Over 1.25 million people in the UK have some type of eating disorder, with 75% of these being female.

They most commonly affect young people between the ages of 13 and 17, but they have been reported in people as young as 6 and people over 70.

Eating disorders remain one of the most stigmatised mental health conditions in the UK.

Common stigma surrounding such conditions involves the idea that individuals are responsible for their eating disorders, that they are weak, incompetent, attention-seekers and loads more.

These people face stereotyping, prejudice and discrimination as a result.

According to recent research by Lisa Brelet and co, men, young adults and low-income individuals tend to direct the most stigma towards those with eating disorders, but both healthcare professionals and the general population have A LOT to catch up on with regards to the stigmatisation of such conditions.

This stigma can lead to depressive symptoms, social withdrawal, avoidance of treatment, psychological distress, poorer cardiovascular health, weight differences, social alienation and more.

These stigmatisations contribute to self-harm and death by suicide, in which anorexia has one of the highest mortality rates of any mental health condition.

No one should have to suffer in this manner due to any mental health condition.

This is not okay.

Full stop.

But what are eating disorders?

According to the NHS, broadly speaking, an eating disorder is a mental health condition in which food is used to cope with emotions, feelings and situations.

It can either be eating too little, eating too much, worrying significantly about weight or body shape or something entirely different.

There are five common types of eating disorder:

  • Anorexia Nervosa (or Anorexia): Overexercising or avoiding food to control weight.
  • Binge Eating Disorder: Eating food until uncomfortably sick or full.
  • Bulimia Nervosa (or Bulimia): Eating large amounts and then taking drastic measures to avoid weight gain (e.g. throwing up or using laxatives).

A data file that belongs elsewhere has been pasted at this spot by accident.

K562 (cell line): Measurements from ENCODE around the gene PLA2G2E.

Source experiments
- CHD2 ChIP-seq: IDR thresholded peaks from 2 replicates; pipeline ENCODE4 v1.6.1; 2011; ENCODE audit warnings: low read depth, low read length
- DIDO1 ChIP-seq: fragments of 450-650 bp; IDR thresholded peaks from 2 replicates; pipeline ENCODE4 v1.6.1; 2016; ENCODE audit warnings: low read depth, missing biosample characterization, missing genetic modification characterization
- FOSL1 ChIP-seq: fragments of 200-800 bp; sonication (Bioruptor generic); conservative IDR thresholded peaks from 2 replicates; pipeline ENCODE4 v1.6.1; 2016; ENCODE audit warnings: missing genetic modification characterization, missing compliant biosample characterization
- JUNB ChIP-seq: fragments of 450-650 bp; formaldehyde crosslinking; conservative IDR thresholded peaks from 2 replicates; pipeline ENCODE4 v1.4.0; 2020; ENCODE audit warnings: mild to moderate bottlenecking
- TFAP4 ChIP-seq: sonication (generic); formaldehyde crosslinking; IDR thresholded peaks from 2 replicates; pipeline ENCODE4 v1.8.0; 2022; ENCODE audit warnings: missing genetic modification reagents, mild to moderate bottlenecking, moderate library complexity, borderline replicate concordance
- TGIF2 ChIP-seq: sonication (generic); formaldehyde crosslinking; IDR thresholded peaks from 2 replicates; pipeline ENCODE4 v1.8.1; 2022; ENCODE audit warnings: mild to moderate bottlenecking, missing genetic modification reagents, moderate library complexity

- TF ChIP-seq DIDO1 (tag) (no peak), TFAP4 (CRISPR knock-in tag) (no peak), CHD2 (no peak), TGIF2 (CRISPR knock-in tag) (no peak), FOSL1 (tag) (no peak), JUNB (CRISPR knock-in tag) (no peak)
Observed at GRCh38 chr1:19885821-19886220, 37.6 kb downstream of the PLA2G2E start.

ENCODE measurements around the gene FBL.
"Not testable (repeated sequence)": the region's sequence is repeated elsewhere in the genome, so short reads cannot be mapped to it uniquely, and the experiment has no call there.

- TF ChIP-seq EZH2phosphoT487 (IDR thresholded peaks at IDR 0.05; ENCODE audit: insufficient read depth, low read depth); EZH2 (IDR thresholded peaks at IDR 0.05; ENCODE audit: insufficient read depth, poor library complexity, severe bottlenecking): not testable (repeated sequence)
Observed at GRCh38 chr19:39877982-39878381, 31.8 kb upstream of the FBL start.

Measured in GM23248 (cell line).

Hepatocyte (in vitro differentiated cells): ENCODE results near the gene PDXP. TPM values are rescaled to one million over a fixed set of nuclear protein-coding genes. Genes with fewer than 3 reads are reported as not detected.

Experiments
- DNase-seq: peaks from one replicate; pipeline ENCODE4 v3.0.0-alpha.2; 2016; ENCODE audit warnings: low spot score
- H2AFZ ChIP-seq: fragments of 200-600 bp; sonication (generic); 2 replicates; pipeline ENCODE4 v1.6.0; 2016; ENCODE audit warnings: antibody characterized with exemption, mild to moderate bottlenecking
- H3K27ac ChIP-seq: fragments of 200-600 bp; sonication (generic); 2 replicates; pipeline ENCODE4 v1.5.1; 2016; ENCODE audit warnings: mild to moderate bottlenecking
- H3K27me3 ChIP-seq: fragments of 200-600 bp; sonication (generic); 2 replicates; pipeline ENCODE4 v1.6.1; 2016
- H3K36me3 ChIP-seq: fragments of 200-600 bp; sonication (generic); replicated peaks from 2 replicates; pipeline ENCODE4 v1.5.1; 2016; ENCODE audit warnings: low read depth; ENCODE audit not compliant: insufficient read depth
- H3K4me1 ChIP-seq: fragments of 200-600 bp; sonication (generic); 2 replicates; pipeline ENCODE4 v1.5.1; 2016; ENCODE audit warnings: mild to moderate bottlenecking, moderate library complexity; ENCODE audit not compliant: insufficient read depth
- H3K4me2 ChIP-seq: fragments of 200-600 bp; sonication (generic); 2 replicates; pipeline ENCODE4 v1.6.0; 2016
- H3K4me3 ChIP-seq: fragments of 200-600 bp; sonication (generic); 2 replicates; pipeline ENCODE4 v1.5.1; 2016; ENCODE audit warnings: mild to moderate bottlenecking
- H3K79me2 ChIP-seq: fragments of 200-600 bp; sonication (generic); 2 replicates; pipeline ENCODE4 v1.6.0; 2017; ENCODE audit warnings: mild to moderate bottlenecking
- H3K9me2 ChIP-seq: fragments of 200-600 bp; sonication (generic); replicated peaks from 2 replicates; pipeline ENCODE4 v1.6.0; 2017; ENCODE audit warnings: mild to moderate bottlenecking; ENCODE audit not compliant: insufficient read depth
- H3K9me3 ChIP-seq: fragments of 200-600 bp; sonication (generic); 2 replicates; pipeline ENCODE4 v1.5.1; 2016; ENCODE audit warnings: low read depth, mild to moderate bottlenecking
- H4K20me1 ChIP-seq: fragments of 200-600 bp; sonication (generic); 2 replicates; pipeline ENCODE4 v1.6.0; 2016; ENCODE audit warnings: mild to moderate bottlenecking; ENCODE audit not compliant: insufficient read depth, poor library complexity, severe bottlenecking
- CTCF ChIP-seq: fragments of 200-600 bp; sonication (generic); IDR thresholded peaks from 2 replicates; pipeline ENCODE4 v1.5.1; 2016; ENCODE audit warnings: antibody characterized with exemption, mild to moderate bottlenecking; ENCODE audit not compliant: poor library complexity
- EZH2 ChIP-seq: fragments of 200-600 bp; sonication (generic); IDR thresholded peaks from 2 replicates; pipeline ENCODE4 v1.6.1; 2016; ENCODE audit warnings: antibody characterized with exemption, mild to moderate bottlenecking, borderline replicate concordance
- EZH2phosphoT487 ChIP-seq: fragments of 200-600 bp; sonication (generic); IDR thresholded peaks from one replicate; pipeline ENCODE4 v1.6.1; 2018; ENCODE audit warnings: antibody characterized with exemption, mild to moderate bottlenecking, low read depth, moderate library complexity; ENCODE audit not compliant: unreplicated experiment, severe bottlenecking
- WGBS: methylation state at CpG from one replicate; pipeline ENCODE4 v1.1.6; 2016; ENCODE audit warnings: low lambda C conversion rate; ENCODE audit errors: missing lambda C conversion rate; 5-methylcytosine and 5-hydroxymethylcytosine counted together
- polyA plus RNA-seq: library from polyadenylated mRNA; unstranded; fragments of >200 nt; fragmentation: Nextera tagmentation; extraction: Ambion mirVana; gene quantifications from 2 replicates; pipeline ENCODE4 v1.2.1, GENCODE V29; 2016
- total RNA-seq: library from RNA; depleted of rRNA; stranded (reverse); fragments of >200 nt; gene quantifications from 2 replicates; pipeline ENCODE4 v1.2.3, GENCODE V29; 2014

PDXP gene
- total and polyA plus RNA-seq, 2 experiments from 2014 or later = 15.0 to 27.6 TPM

• Avoidant/ Restrictive Food Intake Disorder (ARFID): Avoiding certain foods due to smell, texture, negative responses to certain foods, or a lack of interest in eating.
  • Other Specified Feeding or Eating Disorders (OFSED): This is a term used for eating disorder symptoms that don’t necessarily fit into the criteria for a diagnosis of other eating disorders (expect to see more of this approach with other mental health conditions!).

Another three types have become recognised, although two of these are often not always officially diagnosed as eating disorders, they may occur alongside another diagnosis. The three types are:

  • Orthorexia: An unhealthy obsession with eating ‘pure’, ‘clean’ or ‘healthy’ food.
  • Pica: Eating non-foods without any nutritional value such as chalk, paint, soap, paper and more.
  • Rumination Disorder: Repetitive/ habitual vomiting of food that is not wholly digested. The vomiting is painless and is different from usual sickness.

So, what are the symptoms?

Again according to the NHS, people can become more at risk of developing eating disorders if they have experienced external/ societal pressure to be a certain shape or weight.

Other risk factors include a history of sexual abuse, anxiety, obsessive-compulsive disorder, perfectionism, low self-esteem or certain conditions within the family.